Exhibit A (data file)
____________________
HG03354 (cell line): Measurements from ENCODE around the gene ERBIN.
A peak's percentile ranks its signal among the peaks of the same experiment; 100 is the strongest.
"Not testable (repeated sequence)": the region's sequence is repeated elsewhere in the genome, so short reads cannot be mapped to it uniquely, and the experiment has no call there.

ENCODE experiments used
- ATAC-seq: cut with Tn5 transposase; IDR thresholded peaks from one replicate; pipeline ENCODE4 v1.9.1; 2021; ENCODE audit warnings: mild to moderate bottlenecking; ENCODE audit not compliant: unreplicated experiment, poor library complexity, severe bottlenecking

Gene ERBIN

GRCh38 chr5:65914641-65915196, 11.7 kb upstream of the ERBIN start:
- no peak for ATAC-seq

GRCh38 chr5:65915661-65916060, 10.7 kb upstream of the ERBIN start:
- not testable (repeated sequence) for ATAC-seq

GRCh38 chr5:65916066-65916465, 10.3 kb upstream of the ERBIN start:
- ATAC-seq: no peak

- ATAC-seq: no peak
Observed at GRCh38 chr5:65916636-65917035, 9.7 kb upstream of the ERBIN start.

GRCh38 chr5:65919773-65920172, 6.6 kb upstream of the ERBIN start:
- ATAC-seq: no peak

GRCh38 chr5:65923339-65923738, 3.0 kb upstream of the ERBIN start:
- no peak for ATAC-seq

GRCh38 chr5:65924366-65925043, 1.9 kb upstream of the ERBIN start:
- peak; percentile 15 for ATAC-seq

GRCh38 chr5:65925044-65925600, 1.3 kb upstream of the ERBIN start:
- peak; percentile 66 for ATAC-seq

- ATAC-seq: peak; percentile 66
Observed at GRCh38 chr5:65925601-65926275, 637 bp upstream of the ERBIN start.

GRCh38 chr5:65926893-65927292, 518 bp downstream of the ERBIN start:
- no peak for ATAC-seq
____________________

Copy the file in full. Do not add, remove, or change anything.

HG03354 (cell line): Measurements from ENCODE around the gene ERBIN.
A peak's percentile ranks its signal among the peaks of the same experiment; 100 is the strongest.
"Not testable (repeated sequence)": the region's sequence is repeated elsewhere in the genome, so short reads cannot be mapped to it uniquely, and the experiment has no call there.

ENCODE experiments used
- ATAC-seq: cut with Tn5 transposase; IDR thresholded peaks from one replicate; pipeline ENCODE4 v1.9.1; 2021; ENCODE audit warnings: mild to moderate bottlenecking; ENCODE audit not compliant: unreplicated experiment, poor library complexity, severe bottlenecking

Gene ERBIN

GRCh38 chr5:65914641-65915196, 11.7 kb upstream of the ERBIN start:
- no peak for ATAC-seq

GRCh38 chr5:65915661-65916060, 10.7 kb upstream of the ERBIN start:
- not testable (repeated sequence) for ATAC-seq

GRCh38 chr5:65916066-65916465, 10.3 kb upstream of the ERBIN start:
- ATAC-seq: no peak

- ATAC-seq: no peak
Observed at GRCh38 chr5:65916636-65917035, 9.7 kb upstream of the ERBIN start.

GRCh38 chr5:65919773-65920172, 6.6 kb upstream of the ERBIN start:
- ATAC-seq: no peak

GRCh38 chr5:65923339-65923738, 3.0 kb upstream of the ERBIN start:
- no peak for ATAC-seq

GRCh38 chr5:65924366-65925043, 1.9 kb upstream of the ERBIN start:
- peak; percentile 15 for ATAC-seq

GRCh38 chr5:65925044-65925600, 1.3 kb upstream of the ERBIN start:
- peak; percentile 66 for ATAC-seq

- ATAC-seq: peak; percentile 66
Observed at GRCh38 chr5:65925601-65926275, 637 bp upstream of the ERBIN start.

GRCh38 chr5:65926893-65927292, 518 bp downstream of the ERBIN start:
- no peak for ATAC-seq